At the moment we could say that the internet and our computer provides us with so much information that the problem is not that the information you want is not there, but that it is difficult to find.
Back in the early days of computers we developed the concept of files and directories. It has been the underlying metaphor used on your computer since the late sixties.
At the same time there were researchers developing what we call “hypertext”. The idea was first described by Vannevar Bush in 1945. It could be said that the first actual system was “ONS” show by Douglas Engelbart at “The Mother Of All Demos” in 1968, but this was more of a demonstration of the windows, icons, mouse pointer system that was further developed by Xerox PARC and Apple to become the modern computer interface. The hypertextualisation was minimal.
The first real hypermedia system in common use was the Macintosh application “Hypercard” written by Bill Akinson. Through Robert Cailliau (a colleague), Tim Berners-Lee was highly influenced by HyperCard when he developed HTTP and HTML to give us the World Wide Web.
This quickly became a second interface to information. Searching it was not too bad when we only had a few million pages but quickly became unwieldy when it was hundreds of millions of pages.
Curated web pages and lists of web pages became major information sources. Indeed companies such a Alta Vista sprang up to use the power of folksonomy to develop user curated indexes of pages on various topics. Continue reading
In my job I am constantly visiting client offices where you need to know a number of IP addresses that aren’t often kept in the local DNS, even if they have one.
Recently I had a revelation, my computer already holds a (very short) list of names to be translated into IP addresses. The ‘hosts’ file in
/etc/ – here’s what it looks like on your Mac:
# Host Database
# localhost is used to configure the loopback interface
# when the system is booting. Do not change this entry.
Short, right? Not terribly useful, but we can easily fix that.
This is just a short post mainly so I can link to it for a friend who might want it.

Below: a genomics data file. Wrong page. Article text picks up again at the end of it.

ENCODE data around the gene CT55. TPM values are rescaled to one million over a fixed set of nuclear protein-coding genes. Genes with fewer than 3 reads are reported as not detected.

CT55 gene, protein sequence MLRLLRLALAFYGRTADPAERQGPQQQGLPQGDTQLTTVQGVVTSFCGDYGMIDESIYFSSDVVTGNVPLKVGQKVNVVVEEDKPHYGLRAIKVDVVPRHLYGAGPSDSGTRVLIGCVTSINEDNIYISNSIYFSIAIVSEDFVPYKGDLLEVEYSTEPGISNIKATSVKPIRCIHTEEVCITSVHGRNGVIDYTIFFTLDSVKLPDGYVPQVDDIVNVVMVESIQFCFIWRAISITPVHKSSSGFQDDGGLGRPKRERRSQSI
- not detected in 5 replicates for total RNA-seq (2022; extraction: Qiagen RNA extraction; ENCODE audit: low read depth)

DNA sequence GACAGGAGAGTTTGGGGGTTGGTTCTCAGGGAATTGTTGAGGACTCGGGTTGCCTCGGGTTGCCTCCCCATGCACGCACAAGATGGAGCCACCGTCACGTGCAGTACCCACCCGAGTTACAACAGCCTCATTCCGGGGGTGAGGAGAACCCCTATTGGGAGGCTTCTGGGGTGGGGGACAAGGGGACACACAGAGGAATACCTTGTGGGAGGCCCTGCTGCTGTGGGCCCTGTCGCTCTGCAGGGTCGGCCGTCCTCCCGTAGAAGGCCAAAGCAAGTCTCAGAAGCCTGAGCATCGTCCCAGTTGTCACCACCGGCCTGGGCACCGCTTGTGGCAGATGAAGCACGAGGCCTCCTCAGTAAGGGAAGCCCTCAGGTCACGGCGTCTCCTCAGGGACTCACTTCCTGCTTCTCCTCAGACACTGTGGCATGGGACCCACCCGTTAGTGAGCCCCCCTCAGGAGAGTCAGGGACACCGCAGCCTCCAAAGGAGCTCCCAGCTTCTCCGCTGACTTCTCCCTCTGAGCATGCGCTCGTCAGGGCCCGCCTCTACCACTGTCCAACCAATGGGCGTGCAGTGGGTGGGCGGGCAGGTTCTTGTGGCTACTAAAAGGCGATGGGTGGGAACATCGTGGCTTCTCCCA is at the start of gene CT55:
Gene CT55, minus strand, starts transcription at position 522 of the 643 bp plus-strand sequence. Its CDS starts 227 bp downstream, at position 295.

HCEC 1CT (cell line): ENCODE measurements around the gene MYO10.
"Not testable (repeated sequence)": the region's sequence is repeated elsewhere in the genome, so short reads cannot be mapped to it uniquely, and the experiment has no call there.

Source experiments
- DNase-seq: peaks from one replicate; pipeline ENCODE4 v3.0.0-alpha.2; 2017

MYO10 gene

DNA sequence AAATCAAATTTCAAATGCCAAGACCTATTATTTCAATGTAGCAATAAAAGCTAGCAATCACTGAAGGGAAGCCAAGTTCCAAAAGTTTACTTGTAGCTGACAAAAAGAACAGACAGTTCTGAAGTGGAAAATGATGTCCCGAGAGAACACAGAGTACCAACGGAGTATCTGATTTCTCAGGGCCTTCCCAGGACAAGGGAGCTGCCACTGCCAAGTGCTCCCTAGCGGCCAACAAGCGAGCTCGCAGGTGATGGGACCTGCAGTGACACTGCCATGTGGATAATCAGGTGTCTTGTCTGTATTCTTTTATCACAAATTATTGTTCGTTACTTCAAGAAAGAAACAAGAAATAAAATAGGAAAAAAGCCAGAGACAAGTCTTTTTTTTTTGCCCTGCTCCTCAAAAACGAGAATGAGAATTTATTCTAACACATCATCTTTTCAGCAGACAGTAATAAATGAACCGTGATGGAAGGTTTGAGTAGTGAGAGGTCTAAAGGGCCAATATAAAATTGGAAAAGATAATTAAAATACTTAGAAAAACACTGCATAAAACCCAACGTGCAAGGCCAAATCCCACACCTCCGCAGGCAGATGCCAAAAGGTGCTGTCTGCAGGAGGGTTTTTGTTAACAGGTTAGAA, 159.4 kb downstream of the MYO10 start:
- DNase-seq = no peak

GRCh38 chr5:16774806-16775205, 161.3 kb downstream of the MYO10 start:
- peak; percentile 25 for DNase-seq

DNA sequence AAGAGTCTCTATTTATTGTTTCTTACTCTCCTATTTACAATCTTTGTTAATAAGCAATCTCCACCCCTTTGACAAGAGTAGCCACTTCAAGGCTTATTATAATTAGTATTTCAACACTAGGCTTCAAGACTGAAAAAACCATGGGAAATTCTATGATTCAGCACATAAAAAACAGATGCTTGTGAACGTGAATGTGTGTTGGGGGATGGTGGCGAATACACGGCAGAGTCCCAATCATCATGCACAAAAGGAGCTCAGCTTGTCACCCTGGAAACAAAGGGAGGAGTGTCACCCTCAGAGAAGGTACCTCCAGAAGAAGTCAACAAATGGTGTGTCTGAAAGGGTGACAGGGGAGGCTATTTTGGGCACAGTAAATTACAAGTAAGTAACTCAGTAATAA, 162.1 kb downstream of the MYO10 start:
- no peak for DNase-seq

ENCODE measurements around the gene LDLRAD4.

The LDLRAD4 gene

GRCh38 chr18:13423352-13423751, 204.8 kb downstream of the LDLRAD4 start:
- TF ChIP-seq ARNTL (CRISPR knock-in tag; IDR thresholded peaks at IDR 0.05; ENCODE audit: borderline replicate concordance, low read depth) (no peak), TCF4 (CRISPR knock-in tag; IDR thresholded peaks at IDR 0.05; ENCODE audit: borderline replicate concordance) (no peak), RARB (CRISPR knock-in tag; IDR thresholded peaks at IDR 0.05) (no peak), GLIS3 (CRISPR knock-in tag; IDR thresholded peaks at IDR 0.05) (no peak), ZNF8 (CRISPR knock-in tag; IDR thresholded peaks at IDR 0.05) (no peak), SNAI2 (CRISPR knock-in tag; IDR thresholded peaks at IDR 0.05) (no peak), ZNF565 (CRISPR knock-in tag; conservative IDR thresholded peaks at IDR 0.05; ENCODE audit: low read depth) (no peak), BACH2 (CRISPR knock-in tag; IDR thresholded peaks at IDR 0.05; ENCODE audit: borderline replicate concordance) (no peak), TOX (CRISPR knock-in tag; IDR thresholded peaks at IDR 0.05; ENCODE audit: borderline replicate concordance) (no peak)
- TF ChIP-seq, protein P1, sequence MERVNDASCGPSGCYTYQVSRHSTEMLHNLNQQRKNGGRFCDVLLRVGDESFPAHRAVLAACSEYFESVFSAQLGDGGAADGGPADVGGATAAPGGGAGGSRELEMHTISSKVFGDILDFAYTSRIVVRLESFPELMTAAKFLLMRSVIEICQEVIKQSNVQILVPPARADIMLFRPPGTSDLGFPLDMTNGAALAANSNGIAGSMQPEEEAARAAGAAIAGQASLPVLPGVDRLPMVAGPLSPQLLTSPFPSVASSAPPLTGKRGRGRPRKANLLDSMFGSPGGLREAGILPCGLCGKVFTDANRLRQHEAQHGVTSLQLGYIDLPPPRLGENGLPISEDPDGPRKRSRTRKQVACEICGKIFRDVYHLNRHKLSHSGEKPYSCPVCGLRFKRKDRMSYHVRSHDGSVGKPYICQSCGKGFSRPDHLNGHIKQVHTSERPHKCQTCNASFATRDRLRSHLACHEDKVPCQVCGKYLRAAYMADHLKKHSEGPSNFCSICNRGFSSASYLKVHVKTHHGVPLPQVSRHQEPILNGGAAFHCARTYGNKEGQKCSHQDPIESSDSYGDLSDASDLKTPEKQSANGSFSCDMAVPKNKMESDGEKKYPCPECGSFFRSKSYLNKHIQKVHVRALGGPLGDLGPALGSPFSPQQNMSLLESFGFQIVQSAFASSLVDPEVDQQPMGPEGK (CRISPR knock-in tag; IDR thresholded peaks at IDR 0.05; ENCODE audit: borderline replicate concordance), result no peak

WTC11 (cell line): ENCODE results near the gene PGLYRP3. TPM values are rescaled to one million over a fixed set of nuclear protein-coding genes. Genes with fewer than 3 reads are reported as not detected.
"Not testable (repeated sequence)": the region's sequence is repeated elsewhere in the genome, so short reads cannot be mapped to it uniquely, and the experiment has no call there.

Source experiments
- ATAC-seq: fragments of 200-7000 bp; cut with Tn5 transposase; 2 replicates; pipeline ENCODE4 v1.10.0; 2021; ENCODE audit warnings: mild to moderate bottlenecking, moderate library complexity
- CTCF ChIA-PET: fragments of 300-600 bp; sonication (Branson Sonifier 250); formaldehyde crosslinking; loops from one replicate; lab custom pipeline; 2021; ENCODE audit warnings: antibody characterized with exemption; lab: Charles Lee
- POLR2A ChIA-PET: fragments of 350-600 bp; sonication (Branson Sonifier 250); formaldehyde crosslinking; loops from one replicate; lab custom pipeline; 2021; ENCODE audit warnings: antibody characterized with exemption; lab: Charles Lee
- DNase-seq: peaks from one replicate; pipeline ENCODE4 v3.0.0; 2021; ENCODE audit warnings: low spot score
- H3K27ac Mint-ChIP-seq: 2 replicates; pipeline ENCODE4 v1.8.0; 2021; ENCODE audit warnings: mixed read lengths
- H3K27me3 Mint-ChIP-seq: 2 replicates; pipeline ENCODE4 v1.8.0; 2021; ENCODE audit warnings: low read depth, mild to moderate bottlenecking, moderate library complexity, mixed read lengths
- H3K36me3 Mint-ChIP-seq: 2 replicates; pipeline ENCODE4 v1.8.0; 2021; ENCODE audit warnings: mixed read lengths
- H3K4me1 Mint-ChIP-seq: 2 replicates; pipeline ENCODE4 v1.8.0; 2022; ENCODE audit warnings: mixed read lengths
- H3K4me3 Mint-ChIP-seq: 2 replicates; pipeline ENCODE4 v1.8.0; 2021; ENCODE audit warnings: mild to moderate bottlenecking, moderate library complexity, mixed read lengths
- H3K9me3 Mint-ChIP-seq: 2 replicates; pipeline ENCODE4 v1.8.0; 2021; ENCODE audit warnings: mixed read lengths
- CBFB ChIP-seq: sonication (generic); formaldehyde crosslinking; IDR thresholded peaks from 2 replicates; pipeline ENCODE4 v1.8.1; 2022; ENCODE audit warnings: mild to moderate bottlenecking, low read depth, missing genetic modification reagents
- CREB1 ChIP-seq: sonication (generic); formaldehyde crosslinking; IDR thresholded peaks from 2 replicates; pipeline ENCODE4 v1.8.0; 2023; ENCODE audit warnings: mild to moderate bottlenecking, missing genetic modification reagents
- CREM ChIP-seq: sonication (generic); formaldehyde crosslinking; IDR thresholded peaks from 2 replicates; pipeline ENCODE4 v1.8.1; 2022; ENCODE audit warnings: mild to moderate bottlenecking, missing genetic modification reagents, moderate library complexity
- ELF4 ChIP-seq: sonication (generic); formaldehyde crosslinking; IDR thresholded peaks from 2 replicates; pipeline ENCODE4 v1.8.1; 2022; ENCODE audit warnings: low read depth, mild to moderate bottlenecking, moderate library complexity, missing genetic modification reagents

We are going to set a keyboard shortcut to toggle automatic spelling checking in Safari. This is incredibly useful for people who sometimes write a bit in a foreign language as auto correct will keep “correcting” those foreign words.
To start open
System Preferences and choose
Keyboard. When that comes up select
Shortcuts in the row near the top and you will see a pane like the figure below.
Now in the left window click on
App Shortcuts and it will be just like the figure.
Now click on the
+ under the right hand window. A small dialog will open up similar to the figure below. Click on the pop up menu next to
Application and you can select Safari. In the text box next to
Menu Title type
Check Spelling While Typing (the exact text of the menu item to which we want the keyboard shortcut to apply). Then click in the box next to
Keyboard Shortcut and type Option-Command-T. Your dialog should look exactly like the figure below. Click on the
Add button and our task is complete. If you want to know how I came up with the text ‘Check Spelling While Typing’ then go to Safari and under the
Edit menu look at and under
Spelling and Grammar you will see the text. This is what the Keyboard System Preference means by “Menu Text”, it’s just the text ofthe menu item you want to trigger when you type the shortcut.
When you want to type some foreign text in Safari type Option-Command-T to turn off auto spell checking and when you have finished type Option-Command-T again to turn it back on.
Using the same method you can easily build your own keyboard shortcuts. For more complex keyboard shortcuts you might want to look at Keyboard Maestro, my favourite keyboard shortcut tool.